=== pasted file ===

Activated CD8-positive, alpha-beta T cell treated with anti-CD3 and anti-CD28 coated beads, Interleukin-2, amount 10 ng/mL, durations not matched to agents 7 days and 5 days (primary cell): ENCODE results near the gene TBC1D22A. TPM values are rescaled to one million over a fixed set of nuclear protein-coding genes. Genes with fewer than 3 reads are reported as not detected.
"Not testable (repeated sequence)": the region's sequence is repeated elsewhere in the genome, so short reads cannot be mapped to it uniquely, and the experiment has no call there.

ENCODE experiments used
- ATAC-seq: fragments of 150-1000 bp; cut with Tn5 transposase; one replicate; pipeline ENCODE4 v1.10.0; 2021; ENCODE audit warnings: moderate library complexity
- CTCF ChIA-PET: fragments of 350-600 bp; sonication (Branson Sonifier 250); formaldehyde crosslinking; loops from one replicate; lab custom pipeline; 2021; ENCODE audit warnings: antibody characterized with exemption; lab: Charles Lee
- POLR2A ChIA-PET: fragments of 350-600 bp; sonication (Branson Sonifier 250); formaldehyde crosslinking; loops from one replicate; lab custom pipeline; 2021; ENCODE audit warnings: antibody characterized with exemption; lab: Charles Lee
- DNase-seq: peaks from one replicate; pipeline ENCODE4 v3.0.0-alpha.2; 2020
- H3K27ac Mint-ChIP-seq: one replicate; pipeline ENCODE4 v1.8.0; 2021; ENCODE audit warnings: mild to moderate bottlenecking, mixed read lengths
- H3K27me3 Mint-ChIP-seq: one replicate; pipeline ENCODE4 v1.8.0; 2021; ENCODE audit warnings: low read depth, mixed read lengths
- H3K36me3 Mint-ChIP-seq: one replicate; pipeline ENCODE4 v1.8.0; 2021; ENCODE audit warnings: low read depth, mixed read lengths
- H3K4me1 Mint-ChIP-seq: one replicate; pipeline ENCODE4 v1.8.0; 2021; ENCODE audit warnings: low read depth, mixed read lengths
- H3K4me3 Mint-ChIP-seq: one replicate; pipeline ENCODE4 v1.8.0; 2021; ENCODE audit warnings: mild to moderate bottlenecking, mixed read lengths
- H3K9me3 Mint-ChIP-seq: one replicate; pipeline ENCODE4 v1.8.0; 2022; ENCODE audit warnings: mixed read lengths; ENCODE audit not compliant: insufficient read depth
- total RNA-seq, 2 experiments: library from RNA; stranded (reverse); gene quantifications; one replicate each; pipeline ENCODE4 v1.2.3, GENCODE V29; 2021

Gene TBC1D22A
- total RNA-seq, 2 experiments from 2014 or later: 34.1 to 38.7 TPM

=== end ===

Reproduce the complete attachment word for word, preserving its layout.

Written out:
Activated CD8-positive, alpha-beta T cell treated with anti-CD3 and anti-CD28 coated beads, Interleukin-2, amount 10 ng/mL, durations not matched to agents 7 days and 5 days (primary cell): ENCODE results near the gene TBC1D22A. TPM values are rescaled to one million over a fixed set of nuclear protein-coding genes. Genes with fewer than 3 reads are reported as not detected.
"Not testable (repeated sequence)": the region's sequence is repeated elsewhere in the genome, so short reads cannot be mapped to it uniquely, and the experiment has no call there.

ENCODE experiments used
- ATAC-seq: fragments of 150-1000 bp; cut with Tn5 transposase; one replicate; pipeline ENCODE4 v1.10.0; 2021; ENCODE audit warnings: moderate library complexity
- CTCF ChIA-PET: fragments of 350-600 bp; sonication (Branson Sonifier 250); formaldehyde crosslinking; loops from one replicate; lab custom pipeline; 2021; ENCODE audit warnings: antibody characterized with exemption; lab: Charles Lee
- POLR2A ChIA-PET: fragments of 350-600 bp; sonication (Branson Sonifier 250); formaldehyde crosslinking; loops from one replicate; lab custom pipeline; 2021; ENCODE audit warnings: antibody characterized with exemption; lab: Charles Lee
- DNase-seq: peaks from one replicate; pipeline ENCODE4 v3.0.0-alpha.2; 2020
- H3K27ac Mint-ChIP-seq: one replicate; pipeline ENCODE4 v1.8.0; 2021; ENCODE audit warnings: mild to moderate bottlenecking, mixed read lengths
- H3K27me3 Mint-ChIP-seq: one replicate; pipeline ENCODE4 v1.8.0; 2021; ENCODE audit warnings: low read depth, mixed read lengths
- H3K36me3 Mint-ChIP-seq: one replicate; pipeline ENCODE4 v1.8.0; 2021; ENCODE audit warnings: low read depth, mixed read lengths
- H3K4me1 Mint-ChIP-seq: one replicate; pipeline ENCODE4 v1.8.0; 2021; ENCODE audit warnings: low read depth, mixed read lengths
- H3K4me3 Mint-ChIP-seq: one replicate; pipeline ENCODE4 v1.8.0; 2021; ENCODE audit warnings: mild to moderate bottlenecking, mixed read lengths
- H3K9me3 Mint-ChIP-seq: one replicate; pipeline ENCODE4 v1.8.0; 2022; ENCODE audit warnings: mixed read lengths; ENCODE audit not compliant: insufficient read depth
- total RNA-seq, 2 experiments: library from RNA; stranded (reverse); gene quantifications; one replicate each; pipeline ENCODE4 v1.2.3, GENCODE V29; 2021

Gene TBC1D22A
- total RNA-seq, 2 experiments from 2014 or later: 34.1 to 38.7 TPM